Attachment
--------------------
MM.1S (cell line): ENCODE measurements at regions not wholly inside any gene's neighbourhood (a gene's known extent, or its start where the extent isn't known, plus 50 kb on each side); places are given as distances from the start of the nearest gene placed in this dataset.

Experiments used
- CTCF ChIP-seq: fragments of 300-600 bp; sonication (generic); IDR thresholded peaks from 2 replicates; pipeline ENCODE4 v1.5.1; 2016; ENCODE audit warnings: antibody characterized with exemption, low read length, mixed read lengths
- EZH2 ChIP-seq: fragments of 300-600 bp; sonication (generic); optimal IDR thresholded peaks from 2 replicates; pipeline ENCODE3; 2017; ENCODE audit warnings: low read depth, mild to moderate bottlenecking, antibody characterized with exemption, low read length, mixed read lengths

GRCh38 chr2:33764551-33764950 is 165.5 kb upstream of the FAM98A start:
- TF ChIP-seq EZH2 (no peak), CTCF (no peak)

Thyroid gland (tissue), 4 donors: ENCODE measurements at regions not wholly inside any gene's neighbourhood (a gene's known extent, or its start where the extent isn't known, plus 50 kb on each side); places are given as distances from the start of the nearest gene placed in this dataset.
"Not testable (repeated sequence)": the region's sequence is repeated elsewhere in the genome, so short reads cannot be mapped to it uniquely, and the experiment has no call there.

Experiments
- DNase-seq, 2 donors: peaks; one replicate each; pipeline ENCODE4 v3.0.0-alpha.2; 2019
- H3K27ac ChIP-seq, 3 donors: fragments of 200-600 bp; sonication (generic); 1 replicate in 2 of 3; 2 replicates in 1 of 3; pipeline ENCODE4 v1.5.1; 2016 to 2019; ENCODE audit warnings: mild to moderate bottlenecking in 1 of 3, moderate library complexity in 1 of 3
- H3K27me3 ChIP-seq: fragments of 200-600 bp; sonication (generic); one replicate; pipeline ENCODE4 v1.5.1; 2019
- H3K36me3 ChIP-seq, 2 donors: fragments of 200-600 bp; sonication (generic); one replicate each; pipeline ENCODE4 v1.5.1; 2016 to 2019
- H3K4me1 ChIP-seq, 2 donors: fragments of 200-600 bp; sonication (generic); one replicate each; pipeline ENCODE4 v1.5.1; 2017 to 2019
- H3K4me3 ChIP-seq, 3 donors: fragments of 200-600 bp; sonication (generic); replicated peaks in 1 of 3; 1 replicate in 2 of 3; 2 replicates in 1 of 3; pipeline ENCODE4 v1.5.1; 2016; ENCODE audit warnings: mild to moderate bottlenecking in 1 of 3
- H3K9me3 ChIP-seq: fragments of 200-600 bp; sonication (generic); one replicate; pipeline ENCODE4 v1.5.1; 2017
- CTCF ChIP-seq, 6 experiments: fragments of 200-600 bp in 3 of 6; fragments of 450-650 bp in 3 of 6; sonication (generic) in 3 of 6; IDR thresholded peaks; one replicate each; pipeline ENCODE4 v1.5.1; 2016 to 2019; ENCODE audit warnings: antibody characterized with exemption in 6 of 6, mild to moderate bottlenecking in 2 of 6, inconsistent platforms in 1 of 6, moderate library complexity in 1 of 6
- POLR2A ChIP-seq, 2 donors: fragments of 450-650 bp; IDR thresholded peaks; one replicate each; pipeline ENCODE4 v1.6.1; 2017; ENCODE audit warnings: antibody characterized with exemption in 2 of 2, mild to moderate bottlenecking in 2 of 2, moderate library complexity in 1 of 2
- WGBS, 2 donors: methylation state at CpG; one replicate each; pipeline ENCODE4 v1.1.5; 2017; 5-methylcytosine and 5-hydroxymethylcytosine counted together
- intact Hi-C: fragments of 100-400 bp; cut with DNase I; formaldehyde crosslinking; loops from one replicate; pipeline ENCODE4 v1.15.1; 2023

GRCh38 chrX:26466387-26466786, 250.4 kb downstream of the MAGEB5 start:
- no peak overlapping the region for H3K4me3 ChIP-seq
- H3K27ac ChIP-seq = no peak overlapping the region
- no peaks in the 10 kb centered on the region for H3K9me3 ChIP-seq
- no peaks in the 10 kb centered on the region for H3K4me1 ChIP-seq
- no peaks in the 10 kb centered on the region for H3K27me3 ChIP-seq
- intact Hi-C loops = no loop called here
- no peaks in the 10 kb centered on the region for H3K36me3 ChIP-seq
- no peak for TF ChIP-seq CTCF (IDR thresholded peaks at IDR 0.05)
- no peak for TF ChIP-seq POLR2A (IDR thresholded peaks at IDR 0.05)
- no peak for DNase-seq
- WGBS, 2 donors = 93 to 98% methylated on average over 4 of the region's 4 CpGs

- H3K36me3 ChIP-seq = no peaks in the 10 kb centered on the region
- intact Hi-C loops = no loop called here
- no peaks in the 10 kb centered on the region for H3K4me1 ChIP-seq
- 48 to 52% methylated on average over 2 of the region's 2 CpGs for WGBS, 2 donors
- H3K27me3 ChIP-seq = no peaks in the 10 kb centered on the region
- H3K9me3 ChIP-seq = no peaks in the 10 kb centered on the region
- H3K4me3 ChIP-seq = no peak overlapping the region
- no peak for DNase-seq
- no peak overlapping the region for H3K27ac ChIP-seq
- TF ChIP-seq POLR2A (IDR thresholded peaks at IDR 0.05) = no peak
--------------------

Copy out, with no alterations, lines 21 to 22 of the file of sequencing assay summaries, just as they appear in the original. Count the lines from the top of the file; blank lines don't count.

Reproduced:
GRCh38 chrX:26466387-26466786, 250.4 kb downstream of the MAGEB5 start:
- no peak overlapping the region for H3K4me3 ChIP-seq